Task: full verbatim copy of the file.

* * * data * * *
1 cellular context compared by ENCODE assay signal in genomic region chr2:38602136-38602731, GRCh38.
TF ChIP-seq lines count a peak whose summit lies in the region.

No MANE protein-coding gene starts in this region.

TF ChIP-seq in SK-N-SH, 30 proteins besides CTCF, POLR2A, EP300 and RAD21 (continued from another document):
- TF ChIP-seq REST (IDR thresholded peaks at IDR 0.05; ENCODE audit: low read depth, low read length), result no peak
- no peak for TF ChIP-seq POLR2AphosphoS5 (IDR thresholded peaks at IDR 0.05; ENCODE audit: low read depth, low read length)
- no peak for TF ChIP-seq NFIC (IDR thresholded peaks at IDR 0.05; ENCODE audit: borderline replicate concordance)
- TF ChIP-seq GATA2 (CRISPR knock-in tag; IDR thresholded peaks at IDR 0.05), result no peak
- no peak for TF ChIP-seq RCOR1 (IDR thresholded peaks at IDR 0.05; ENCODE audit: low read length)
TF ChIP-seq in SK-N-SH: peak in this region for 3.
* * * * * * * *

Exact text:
1 cellular context compared by ENCODE assay signal in genomic region chr2:38602136-38602731, GRCh38.
TF ChIP-seq lines count a peak whose summit lies in the region.

No MANE protein-coding gene starts in this region.

TF ChIP-seq in SK-N-SH, 30 proteins besides CTCF, POLR2A, EP300 and RAD21 (continued from another document):
- TF ChIP-seq REST (IDR thresholded peaks at IDR 0.05; ENCODE audit: low read depth, low read length), result no peak
- no peak for TF ChIP-seq POLR2AphosphoS5 (IDR thresholded peaks at IDR 0.05; ENCODE audit: low read depth, low read length)
- no peak for TF ChIP-seq NFIC (IDR thresholded peaks at IDR 0.05; ENCODE audit: borderline replicate concordance)
- TF ChIP-seq GATA2 (CRISPR knock-in tag; IDR thresholded peaks at IDR 0.05), result no peak
- no peak for TF ChIP-seq RCOR1 (IDR thresholded peaks at IDR 0.05; ENCODE audit: low read length)
TF ChIP-seq in SK-N-SH: peak in this region for 3.